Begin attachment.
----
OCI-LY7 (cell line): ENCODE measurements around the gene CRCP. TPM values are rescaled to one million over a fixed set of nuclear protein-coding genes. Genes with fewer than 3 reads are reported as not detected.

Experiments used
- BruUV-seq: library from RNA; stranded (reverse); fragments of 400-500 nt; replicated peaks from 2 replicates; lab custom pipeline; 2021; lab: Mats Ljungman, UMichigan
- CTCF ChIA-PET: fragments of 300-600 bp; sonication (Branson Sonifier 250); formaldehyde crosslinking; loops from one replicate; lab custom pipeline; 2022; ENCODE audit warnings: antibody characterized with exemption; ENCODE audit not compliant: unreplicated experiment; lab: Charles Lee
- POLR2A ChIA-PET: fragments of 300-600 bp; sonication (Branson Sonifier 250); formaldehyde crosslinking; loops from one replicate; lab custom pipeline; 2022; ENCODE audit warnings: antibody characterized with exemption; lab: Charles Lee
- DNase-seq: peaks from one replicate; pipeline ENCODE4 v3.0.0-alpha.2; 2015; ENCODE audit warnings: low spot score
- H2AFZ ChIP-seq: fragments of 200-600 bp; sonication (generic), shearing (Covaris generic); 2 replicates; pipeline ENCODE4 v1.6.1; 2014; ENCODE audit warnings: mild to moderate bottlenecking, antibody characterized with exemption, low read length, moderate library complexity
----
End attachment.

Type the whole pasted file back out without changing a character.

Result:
OCI-LY7 (cell line): ENCODE measurements around the gene CRCP. TPM values are rescaled to one million over a fixed set of nuclear protein-coding genes. Genes with fewer than 3 reads are reported as not detected.

Experiments used
- BruUV-seq: library from RNA; stranded (reverse); fragments of 400-500 nt; replicated peaks from 2 replicates; lab custom pipeline; 2021; lab: Mats Ljungman, UMichigan
- CTCF ChIA-PET: fragments of 300-600 bp; sonication (Branson Sonifier 250); formaldehyde crosslinking; loops from one replicate; lab custom pipeline; 2022; ENCODE audit warnings: antibody characterized with exemption; ENCODE audit not compliant: unreplicated experiment; lab: Charles Lee
- POLR2A ChIA-PET: fragments of 300-600 bp; sonication (Branson Sonifier 250); formaldehyde crosslinking; loops from one replicate; lab custom pipeline; 2022; ENCODE audit warnings: antibody characterized with exemption; lab: Charles Lee
- DNase-seq: peaks from one replicate; pipeline ENCODE4 v3.0.0-alpha.2; 2015; ENCODE audit warnings: low spot score
- H2AFZ ChIP-seq: fragments of 200-600 bp; sonication (generic), shearing (Covaris generic); 2 replicates; pipeline ENCODE4 v1.6.1; 2014; ENCODE audit warnings: mild to moderate bottlenecking, antibody characterized with exemption, low read length, moderate library complexity